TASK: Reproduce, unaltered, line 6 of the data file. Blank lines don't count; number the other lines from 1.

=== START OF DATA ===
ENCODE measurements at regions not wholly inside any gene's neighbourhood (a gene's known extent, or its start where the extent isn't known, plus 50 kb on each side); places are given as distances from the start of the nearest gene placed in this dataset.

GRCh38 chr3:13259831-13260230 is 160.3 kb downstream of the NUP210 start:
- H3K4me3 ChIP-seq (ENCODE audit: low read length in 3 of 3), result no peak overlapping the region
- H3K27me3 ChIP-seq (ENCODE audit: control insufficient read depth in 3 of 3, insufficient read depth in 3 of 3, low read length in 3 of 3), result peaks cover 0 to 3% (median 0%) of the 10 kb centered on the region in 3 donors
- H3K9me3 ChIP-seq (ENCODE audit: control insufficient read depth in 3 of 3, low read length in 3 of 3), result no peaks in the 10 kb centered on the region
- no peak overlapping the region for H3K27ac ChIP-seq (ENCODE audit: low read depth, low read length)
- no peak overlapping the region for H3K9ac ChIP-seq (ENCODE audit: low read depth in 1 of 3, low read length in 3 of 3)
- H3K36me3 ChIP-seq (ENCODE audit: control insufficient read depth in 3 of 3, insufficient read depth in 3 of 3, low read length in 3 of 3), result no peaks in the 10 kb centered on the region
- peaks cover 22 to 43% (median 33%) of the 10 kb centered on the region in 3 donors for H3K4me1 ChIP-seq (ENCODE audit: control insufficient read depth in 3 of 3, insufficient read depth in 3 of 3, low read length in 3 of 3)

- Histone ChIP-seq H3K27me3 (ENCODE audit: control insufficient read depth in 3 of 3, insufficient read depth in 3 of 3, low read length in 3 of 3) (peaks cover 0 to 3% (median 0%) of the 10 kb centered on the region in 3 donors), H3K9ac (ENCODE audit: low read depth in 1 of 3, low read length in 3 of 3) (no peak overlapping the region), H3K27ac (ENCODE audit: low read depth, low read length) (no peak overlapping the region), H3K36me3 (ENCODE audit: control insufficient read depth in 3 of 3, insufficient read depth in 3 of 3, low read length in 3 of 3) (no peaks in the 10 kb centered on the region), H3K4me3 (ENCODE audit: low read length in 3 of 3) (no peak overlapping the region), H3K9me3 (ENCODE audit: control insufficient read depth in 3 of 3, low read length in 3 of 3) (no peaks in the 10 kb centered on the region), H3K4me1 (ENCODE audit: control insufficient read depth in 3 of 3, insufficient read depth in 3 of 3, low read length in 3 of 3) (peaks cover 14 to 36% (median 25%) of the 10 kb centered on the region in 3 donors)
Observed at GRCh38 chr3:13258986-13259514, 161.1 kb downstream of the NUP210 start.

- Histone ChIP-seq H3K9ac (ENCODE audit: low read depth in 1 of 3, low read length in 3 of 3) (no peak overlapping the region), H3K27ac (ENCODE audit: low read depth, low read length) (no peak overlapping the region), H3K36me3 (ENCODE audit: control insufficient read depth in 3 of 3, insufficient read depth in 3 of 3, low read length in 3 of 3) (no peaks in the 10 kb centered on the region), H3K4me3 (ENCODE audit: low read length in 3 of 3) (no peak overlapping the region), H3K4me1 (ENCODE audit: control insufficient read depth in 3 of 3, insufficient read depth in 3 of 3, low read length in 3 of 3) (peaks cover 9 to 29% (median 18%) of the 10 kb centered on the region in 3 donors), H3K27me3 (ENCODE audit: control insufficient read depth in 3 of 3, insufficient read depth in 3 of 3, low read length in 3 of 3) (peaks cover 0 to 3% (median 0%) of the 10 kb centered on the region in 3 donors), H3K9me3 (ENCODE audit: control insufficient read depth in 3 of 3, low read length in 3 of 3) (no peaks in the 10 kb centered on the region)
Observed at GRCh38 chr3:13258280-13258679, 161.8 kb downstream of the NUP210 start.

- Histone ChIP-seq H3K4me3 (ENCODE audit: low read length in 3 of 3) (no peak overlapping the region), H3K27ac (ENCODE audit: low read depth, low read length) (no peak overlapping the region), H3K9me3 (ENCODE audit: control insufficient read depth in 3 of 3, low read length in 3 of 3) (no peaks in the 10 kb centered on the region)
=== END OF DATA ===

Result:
- no peak overlapping the region for H3K27ac ChIP-seq (ENCODE audit: low read depth, low read length)